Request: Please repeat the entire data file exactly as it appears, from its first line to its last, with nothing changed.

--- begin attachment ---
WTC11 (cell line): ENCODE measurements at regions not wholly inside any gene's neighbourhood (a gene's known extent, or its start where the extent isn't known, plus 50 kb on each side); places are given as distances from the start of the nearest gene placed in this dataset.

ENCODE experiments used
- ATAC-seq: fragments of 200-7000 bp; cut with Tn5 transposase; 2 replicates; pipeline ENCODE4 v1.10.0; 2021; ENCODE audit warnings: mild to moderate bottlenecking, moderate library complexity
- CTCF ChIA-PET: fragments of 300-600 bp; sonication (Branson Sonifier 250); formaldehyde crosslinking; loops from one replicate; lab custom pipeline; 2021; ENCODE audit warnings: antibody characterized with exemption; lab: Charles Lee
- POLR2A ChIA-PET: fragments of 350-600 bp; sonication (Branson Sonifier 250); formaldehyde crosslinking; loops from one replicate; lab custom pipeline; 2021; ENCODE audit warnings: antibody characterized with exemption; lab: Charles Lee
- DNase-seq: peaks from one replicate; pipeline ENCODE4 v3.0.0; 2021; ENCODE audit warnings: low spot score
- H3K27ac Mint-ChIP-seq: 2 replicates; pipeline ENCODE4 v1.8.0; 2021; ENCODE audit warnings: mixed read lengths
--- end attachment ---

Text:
WTC11 (cell line): ENCODE measurements at regions not wholly inside any gene's neighbourhood (a gene's known extent, or its start where the extent isn't known, plus 50 kb on each side); places are given as distances from the start of the nearest gene placed in this dataset.

ENCODE experiments used
- ATAC-seq: fragments of 200-7000 bp; cut with Tn5 transposase; 2 replicates; pipeline ENCODE4 v1.10.0; 2021; ENCODE audit warnings: mild to moderate bottlenecking, moderate library complexity
- CTCF ChIA-PET: fragments of 300-600 bp; sonication (Branson Sonifier 250); formaldehyde crosslinking; loops from one replicate; lab custom pipeline; 2021; ENCODE audit warnings: antibody characterized with exemption; lab: Charles Lee
- POLR2A ChIA-PET: fragments of 350-600 bp; sonication (Branson Sonifier 250); formaldehyde crosslinking; loops from one replicate; lab custom pipeline; 2021; ENCODE audit warnings: antibody characterized with exemption; lab: Charles Lee
- DNase-seq: peaks from one replicate; pipeline ENCODE4 v3.0.0; 2021; ENCODE audit warnings: low spot score
- H3K27ac Mint-ChIP-seq: 2 replicates; pipeline ENCODE4 v1.8.0; 2021; ENCODE audit warnings: mixed read lengths